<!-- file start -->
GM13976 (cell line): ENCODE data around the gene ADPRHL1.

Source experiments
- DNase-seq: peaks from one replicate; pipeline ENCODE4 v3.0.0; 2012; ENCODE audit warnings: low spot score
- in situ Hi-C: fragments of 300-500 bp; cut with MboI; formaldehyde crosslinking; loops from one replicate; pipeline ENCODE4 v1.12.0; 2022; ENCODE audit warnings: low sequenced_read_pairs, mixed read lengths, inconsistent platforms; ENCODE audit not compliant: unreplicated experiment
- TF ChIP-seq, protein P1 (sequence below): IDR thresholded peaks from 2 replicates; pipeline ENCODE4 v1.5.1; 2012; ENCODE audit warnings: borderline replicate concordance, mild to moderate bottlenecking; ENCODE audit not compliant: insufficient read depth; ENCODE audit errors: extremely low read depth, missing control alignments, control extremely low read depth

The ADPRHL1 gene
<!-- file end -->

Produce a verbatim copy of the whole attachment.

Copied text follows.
GM13976 (cell line): ENCODE data around the gene ADPRHL1.

Source experiments
- DNase-seq: peaks from one replicate; pipeline ENCODE4 v3.0.0; 2012; ENCODE audit warnings: low spot score
- in situ Hi-C: fragments of 300-500 bp; cut with MboI; formaldehyde crosslinking; loops from one replicate; pipeline ENCODE4 v1.12.0; 2022; ENCODE audit warnings: low sequenced_read_pairs, mixed read lengths, inconsistent platforms; ENCODE audit not compliant: unreplicated experiment
- TF ChIP-seq, protein P1 (sequence below): IDR thresholded peaks from 2 replicates; pipeline ENCODE4 v1.5.1; 2012; ENCODE audit warnings: borderline replicate concordance, mild to moderate bottlenecking; ENCODE audit not compliant: insufficient read depth; ENCODE audit errors: extremely low read depth, missing control alignments, control extremely low read depth

The ADPRHL1 gene